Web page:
Basecamp is a popular app that is part project management solution and part communication tool, though we would argue the emphasis is on the latter. While it does a fine job of allowing team members to talk to each other, it falls seriously short of the best project management software in a few key aspects and is more of a basic task manager.
That’s not to say it doesn’t have a place in a specific company structure. Larger teams, especially, will benefit from Basecamp’s communication pyramid, and it’s a match for most communication tools in many ways. Add to that its calendars and to-do lists, and Basecamp might be the replacement for Slack that business owners have been looking for.
- Basecamp is a communication app first, and a task management software second. While it does grease the wheels of team collaboration, it won’t help you keep track of projects.
- Basecamp scales communication very well and makes it easy to keep track of the order of the day.
- Basecamp relies rather strongly on third-party add-ons for its functionality, which can be annoying if you need a lot of different functions.
If your communication needs are already met and you just need a powerful project management tool to keep track of your business’ goings-on, then you may want to ignore Basecamp and check out our monday.com review or nTask review instead. That said, you can also use either in conjunction with Basecamp, so let’s see what it can do.
Please note that this is a review of Basecamp 3. Earlier iterations of the software have been discontinued (though are still supported). Our earlier reviews mentioned both Basecamp 2 and 3, but we decided to focus only on the latest version from now on.
Basecamp is a project management tool, and a pretty good one at that. Unlike most of its competitors, it maintains its own distinct approach, making it a great fit for specific types of companies.
Basecamp is secure. Though it’s been under attack twice in the past, it held up under pressure, so we’re confident your files will be safe. However, like many other messaging services, phishing campaigns have started using Basecamp to distribute malware, so be careful of suspicious links.
While there is a lot to like about Basecamp, it’s not the best project management tool out there. That honor goes to monday.com, which is a lot more flexible.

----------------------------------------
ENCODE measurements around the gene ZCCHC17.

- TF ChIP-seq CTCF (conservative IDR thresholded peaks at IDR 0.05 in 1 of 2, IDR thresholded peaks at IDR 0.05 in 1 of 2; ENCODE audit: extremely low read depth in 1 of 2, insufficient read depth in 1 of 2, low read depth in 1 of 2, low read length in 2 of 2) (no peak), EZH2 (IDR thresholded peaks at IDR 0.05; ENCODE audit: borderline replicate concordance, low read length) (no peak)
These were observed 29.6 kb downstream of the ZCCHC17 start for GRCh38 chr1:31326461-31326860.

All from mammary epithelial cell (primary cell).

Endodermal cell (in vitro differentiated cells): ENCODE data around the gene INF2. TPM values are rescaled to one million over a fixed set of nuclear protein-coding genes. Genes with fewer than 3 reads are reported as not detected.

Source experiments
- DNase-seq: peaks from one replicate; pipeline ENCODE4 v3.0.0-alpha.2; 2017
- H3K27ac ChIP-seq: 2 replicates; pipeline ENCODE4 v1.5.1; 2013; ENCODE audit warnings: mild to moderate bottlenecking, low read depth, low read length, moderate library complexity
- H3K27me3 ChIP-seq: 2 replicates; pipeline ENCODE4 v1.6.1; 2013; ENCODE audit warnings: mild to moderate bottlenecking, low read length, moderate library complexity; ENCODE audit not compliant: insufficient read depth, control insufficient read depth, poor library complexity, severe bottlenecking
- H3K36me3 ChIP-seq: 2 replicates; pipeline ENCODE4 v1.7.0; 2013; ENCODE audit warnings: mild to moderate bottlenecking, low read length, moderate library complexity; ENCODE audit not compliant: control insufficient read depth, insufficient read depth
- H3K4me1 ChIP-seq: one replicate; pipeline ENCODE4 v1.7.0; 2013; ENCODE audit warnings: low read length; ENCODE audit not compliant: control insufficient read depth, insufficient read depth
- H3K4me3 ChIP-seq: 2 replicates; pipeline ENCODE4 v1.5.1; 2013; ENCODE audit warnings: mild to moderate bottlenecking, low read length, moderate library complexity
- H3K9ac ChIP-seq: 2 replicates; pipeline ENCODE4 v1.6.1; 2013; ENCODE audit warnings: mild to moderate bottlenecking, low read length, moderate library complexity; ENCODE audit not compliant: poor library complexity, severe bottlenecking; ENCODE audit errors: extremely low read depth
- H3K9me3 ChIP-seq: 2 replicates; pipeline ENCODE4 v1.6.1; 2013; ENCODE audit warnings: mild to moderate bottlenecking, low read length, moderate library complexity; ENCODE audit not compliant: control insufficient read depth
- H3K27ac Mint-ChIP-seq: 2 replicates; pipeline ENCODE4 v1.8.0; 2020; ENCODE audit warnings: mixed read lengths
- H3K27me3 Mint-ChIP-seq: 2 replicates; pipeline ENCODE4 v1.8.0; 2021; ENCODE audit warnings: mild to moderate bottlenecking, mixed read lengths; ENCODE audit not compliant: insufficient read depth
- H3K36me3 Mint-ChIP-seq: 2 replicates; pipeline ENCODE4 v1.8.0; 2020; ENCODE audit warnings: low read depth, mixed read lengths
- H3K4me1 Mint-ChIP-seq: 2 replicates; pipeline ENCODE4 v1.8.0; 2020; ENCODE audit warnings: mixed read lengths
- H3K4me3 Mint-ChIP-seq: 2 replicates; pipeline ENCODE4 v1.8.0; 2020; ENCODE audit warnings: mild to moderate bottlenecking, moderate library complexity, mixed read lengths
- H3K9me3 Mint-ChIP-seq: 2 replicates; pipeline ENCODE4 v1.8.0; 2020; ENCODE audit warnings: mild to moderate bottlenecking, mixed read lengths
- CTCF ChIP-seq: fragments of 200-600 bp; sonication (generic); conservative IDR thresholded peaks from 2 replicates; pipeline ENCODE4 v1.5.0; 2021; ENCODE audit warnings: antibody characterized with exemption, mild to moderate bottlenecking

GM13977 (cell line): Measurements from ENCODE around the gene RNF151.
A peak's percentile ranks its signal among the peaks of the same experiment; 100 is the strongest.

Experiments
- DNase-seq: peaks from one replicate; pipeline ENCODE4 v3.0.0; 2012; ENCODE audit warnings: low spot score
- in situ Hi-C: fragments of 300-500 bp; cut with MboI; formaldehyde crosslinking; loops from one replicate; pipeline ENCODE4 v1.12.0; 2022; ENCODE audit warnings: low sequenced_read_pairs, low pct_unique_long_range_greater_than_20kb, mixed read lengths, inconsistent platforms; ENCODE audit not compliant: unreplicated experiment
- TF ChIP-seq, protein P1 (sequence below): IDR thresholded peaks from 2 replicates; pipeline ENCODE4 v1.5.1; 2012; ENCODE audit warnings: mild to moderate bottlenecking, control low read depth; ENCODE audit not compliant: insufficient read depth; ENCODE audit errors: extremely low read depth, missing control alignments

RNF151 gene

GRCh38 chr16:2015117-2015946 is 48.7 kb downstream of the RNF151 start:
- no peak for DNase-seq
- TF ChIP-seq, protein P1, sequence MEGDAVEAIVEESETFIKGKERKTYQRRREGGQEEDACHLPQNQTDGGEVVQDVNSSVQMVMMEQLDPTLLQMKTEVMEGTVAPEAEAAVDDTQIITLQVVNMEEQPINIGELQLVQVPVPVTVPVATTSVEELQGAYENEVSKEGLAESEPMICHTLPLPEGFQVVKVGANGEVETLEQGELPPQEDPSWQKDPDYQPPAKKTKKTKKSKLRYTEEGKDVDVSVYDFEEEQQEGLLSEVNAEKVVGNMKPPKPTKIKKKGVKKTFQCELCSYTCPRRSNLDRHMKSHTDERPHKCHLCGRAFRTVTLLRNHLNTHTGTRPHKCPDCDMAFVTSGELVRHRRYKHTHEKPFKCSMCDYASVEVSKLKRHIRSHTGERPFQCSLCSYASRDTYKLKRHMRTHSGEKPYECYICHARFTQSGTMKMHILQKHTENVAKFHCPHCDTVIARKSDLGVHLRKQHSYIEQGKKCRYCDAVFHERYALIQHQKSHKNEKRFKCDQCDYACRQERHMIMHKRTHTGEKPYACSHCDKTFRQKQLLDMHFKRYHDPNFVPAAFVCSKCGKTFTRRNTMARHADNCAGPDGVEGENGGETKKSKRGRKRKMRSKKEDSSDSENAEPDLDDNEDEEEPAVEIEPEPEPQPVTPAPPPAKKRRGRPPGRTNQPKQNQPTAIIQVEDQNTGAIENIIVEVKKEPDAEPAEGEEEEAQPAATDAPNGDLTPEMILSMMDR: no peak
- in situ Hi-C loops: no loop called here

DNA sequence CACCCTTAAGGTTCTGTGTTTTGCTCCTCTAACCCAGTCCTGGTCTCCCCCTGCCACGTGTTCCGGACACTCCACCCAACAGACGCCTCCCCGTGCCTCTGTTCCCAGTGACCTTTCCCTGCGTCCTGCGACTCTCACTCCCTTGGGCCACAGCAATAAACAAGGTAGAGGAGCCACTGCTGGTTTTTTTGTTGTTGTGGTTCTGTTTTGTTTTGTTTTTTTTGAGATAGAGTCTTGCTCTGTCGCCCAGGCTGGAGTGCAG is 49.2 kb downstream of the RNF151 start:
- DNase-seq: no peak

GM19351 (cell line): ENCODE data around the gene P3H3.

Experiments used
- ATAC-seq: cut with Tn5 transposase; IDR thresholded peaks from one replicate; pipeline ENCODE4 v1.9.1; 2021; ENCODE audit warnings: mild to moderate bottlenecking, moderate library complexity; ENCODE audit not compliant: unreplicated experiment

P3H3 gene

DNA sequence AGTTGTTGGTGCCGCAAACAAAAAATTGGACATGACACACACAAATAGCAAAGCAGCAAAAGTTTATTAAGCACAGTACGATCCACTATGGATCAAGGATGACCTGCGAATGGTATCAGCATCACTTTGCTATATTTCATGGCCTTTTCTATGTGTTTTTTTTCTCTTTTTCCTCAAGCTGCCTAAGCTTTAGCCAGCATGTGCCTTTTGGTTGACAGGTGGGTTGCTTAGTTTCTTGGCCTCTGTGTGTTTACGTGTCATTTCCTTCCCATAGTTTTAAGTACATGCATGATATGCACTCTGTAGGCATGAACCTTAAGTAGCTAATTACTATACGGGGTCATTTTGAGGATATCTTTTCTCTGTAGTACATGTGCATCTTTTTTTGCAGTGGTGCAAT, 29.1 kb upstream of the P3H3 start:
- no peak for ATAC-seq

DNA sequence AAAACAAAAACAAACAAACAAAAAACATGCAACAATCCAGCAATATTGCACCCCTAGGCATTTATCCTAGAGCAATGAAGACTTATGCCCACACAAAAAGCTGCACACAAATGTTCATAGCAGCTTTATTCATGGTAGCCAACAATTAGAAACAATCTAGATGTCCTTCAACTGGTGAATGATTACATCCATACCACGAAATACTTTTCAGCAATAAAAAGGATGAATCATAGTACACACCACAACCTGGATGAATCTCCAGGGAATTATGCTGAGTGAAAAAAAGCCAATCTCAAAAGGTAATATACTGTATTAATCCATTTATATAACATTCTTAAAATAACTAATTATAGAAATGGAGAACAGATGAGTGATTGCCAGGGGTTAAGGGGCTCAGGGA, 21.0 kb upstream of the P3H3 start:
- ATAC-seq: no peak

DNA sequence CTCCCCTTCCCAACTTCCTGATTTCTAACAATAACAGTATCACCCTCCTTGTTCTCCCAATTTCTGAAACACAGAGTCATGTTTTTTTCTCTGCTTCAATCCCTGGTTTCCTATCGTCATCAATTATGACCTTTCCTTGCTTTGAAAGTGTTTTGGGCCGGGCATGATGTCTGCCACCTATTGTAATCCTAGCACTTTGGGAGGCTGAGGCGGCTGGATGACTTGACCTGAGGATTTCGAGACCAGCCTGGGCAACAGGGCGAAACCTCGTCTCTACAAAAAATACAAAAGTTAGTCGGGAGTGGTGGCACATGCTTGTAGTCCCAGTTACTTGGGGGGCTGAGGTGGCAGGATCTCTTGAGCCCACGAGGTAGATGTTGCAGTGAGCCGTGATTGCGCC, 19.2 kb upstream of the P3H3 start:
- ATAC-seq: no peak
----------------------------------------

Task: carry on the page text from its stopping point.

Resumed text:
Though it depends on what you’ll be using them for, overall Asana is a better project management solution than Basecamp. It’s more flexible and has more features.
Strengths & Weaknesses
- Great communication app
- Offers good oversight
- One-size-fits-all paid plan
- Few project management features
- Slightly annoying interface
- Expensive for small teams
- Limited features on free plan
Overall, Basecamp features little in the way of project management and a lot in the way of communication. It’s more of a task management app than a project manager, and even then most of those features serve to support talking about work rather than directing its flow. Still, there’s a lot to like about its approach.
The best place to start talking about Basecamp’s features is its pyramid-like structure. All communication in Basecamp takes place in one of three layers: the top layer — called “HQ” — is for the whole company; the “teams” layer is for separate departments; and “projects,” the lowest layer, is for project-specific discussions.
As is explained in the tutorial videos, there’s some method to the madness. The idea is that announcements that affect the whole company are discussed in HQ, while departments discuss their issues in teams and project-specific issues are talked about in projects. This keeps communication compartmentalized and should keep information flowing where it needs to.